2. Jamie Drysdale — The 2020 No. 6 pick played in just eight games last season due to shoulder surgery. He put up a solid 32 points in his first full NHL season in 2021-22 and is an incredibly smooth skater. Anaheim has some solid defense prospects in their pipeline, but none have the upside of Drysdale. Perhaps nothing better could happen for the Ducks this season than for Drysdale to prove he’s still on the path to become a true No. 1 blueliner.
  3. Ryan Strome — All of the Ducks’ free agent signings last summer struggled in their first year in Anaheim. But none bombed worse than Strome, who put up his worst scoring output since 2018-19 and was one of the league’s biggest defensive blackholes. His season was so dismal it earned him a spot on Dom Luszczyszyn’s list of the league’s 10 worst contracts. With the Rangers, Strome proved he could be a quality second-line center. A return to anywhere close to that form would be a much needed morale boost for both player and team.

Riser and Faller

Riser: While most players on the Ducks roster were stagnating or taking a step backward, Mason McTavish put up 43 points in a season strong enough to earn him a seventh-place finish in Calder Trophy voting. It certainly wasn’t all perfect. McTavish’s underlying numbers, though positive relative to his teammates, could definitely be better (43.06% Corsi, 41.91% xG). But he flashed the skill you’d expect from a top-three pick. Now, likely with Killorn alongside him to help, it’s time to put it all together.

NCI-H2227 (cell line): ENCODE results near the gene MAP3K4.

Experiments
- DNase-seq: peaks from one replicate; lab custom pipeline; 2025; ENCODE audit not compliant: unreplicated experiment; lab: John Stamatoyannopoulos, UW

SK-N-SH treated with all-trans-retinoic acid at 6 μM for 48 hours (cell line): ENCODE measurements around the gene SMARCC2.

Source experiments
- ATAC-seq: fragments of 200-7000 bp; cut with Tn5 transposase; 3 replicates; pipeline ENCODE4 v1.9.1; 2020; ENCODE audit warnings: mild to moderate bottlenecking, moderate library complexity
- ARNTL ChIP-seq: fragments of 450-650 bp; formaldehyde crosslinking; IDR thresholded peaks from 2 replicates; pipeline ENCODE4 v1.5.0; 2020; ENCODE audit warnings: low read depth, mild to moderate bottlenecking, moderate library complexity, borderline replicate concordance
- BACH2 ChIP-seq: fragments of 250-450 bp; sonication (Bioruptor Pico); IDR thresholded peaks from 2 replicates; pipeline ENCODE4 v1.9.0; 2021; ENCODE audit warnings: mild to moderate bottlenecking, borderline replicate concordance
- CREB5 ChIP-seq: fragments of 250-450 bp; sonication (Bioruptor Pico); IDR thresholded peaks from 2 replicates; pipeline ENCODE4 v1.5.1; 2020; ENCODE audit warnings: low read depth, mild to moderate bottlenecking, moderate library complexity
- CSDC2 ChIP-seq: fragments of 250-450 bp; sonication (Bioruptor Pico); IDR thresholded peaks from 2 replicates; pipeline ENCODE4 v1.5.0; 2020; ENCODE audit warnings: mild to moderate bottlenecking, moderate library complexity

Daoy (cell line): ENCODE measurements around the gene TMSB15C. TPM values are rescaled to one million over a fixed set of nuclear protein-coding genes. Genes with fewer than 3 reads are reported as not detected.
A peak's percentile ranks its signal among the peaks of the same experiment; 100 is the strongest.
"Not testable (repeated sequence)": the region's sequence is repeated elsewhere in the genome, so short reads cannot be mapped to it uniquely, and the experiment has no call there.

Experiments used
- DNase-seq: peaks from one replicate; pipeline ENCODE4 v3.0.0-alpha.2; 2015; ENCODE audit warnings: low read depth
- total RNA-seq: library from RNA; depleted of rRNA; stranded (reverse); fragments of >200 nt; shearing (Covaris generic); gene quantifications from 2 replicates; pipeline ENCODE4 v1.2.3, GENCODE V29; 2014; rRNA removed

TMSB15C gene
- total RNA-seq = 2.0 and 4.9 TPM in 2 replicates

Faller: Max Jones was once part of a trio of highly touted prospects that were supposed to bridge the gap between the Ryan Getzlaf/Corey Perry era and their next run of success. Now, Max Comtois and Sam Steel are gone, with the team deeming them unworthy of qualifying offers over the last two offseasons. The 25-year-old 2016 1st round pick could meet a similar fate in 2024 if he doesn’t take a step forward. Jones has yet to score so much as 10 goals in a season. And his underlying numbers last year were nothing to write home about. With the next wave of Ducks prospects on the horizon, Jones could be bumped out of the picture if he doesn’t take a step forward this season.

The Big Question

How much of last year’s struggles were due to coaching? It was clear very early last season that Dallas Eakins‘ days were numbered. In fact, he probably wouldn’t have survived the season if Anaheim very clearly wasn’t content with maximizing its chances of chasing Connor Bedard. Greg Cronin, who is taking over behind the bench, did a nice job as head coach of the AHL’s Colorado Eagles. But as Eakins proved, AHL success isn’t guaranteed to translate.

Cronin will have a long leash; the Ducks know they aren’t ready to contend this season (or next). But he needs to at least restore some good vibes to a team that seemingly felt like almost every game last season was a punishment. Coming to terms with Trevor Zegras is a “when, not if” situation, although it will be interesting to see if they settle for bridge deals or make a long-term commitment like Terry.

Revisit where the Ducks were heading into last offseason.

The Verdict

Adding a second-line forward and a No. 4 defenseman isn’t going to make up the cataclysmic gap separating the Ducks from a playoff spot. Nor will the development of key young players like McTavish, Drysdale and Leo Carlsson. But it shouldn’t be hard for the Ducks to have a successful season for their standards. It will be nearly impossible for things to tailspin as bad as they did a year ago. Granted, even pushing for a wild card spot would be just as unlikely. However, Anaheim should at least see glimpses of a bright future in 2023-24.

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Advanced Stats via Natural Stat Trick and; Contracts via CapFriendly